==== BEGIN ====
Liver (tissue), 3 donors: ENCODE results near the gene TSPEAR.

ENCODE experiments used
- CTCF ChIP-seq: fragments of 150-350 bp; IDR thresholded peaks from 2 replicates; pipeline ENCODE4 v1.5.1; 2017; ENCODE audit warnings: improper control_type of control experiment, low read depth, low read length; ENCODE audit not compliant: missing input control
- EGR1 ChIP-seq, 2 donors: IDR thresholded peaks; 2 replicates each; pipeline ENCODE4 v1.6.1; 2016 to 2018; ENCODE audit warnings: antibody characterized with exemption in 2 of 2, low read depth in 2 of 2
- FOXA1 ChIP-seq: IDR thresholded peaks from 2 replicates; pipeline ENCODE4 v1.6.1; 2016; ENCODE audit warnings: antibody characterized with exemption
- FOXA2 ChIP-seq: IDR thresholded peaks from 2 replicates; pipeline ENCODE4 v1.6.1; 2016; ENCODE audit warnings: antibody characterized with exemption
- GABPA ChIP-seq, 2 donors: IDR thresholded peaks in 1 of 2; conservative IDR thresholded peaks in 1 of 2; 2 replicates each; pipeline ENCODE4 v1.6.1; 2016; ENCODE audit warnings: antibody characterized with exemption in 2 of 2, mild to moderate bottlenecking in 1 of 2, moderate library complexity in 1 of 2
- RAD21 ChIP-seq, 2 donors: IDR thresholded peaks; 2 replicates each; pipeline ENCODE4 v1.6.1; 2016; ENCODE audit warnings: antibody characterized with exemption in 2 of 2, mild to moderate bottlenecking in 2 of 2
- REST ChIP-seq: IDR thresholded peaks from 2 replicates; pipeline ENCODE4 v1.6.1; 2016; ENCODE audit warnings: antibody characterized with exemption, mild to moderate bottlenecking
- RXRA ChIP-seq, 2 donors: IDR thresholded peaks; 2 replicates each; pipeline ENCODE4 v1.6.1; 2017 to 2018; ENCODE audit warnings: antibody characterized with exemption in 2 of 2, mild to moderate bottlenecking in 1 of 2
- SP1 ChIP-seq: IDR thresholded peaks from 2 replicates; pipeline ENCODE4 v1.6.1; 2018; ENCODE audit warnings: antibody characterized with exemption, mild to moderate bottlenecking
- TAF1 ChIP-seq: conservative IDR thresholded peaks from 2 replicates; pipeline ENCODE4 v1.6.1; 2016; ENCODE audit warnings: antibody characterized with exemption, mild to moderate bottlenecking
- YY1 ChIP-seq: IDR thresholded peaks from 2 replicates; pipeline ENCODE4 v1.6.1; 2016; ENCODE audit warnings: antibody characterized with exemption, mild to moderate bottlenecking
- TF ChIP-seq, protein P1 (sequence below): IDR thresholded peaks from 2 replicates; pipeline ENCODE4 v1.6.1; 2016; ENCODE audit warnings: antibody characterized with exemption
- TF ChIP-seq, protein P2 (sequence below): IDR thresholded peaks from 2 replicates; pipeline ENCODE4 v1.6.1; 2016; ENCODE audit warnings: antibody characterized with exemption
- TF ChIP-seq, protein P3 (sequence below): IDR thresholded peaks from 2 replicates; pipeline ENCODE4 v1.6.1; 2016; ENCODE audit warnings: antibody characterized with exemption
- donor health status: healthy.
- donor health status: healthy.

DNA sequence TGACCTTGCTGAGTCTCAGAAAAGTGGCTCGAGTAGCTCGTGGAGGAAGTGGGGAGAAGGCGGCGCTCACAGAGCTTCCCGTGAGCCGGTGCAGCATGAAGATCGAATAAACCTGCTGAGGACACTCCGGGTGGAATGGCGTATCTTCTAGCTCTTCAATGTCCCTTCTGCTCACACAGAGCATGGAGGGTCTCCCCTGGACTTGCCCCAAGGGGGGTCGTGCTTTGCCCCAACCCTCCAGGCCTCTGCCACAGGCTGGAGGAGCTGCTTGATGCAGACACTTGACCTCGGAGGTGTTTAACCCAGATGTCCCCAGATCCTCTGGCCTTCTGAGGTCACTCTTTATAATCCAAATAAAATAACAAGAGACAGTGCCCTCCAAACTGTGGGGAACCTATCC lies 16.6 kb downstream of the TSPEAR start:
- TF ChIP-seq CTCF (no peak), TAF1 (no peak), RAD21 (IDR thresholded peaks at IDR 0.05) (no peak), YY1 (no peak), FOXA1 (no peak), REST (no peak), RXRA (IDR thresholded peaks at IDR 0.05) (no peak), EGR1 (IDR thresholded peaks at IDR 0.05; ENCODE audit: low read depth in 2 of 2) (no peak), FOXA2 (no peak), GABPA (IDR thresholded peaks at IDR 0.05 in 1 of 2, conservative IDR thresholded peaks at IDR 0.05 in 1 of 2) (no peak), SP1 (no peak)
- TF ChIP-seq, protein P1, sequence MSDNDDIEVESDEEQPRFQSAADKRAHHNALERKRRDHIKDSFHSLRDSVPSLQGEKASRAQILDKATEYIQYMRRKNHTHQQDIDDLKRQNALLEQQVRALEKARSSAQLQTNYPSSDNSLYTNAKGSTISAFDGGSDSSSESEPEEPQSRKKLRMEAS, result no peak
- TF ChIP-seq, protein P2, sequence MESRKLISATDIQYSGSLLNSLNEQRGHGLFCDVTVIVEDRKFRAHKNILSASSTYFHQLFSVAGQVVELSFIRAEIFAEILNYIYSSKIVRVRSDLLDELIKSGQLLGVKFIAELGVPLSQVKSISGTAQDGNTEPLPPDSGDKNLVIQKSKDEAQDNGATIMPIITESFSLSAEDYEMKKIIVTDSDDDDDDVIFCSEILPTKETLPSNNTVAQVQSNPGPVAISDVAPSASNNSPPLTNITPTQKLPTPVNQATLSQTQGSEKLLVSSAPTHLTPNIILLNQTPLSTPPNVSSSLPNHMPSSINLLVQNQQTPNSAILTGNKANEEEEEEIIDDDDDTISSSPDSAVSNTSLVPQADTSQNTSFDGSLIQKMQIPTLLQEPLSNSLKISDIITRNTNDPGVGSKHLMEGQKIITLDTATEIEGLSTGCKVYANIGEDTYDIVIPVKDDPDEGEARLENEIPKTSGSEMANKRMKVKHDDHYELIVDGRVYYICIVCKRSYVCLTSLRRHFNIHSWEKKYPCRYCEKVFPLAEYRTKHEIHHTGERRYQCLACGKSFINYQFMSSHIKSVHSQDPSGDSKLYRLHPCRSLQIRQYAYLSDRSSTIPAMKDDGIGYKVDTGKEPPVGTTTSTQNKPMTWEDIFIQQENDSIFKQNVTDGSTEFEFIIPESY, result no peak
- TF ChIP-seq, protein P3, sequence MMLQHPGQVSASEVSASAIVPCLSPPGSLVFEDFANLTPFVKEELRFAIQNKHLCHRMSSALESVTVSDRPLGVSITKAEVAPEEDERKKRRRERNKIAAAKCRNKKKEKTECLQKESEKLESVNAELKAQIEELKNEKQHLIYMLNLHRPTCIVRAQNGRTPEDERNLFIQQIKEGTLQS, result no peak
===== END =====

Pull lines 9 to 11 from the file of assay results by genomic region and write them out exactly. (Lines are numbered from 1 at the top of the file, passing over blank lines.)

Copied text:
- REST ChIP-seq: IDR thresholded peaks from 2 replicates; pipeline ENCODE4 v1.6.1; 2016; ENCODE audit warnings: antibody characterized with exemption, mild to moderate bottlenecking
- RXRA ChIP-seq, 2 donors: IDR thresholded peaks; 2 replicates each; pipeline ENCODE4 v1.6.1; 2017 to 2018; ENCODE audit warnings: antibody characterized with exemption in 2 of 2, mild to moderate bottlenecking in 1 of 2
- SP1 ChIP-seq: IDR thresholded peaks from 2 replicates; pipeline ENCODE4 v1.6.1; 2018; ENCODE audit warnings: antibody characterized with exemption, mild to moderate bottlenecking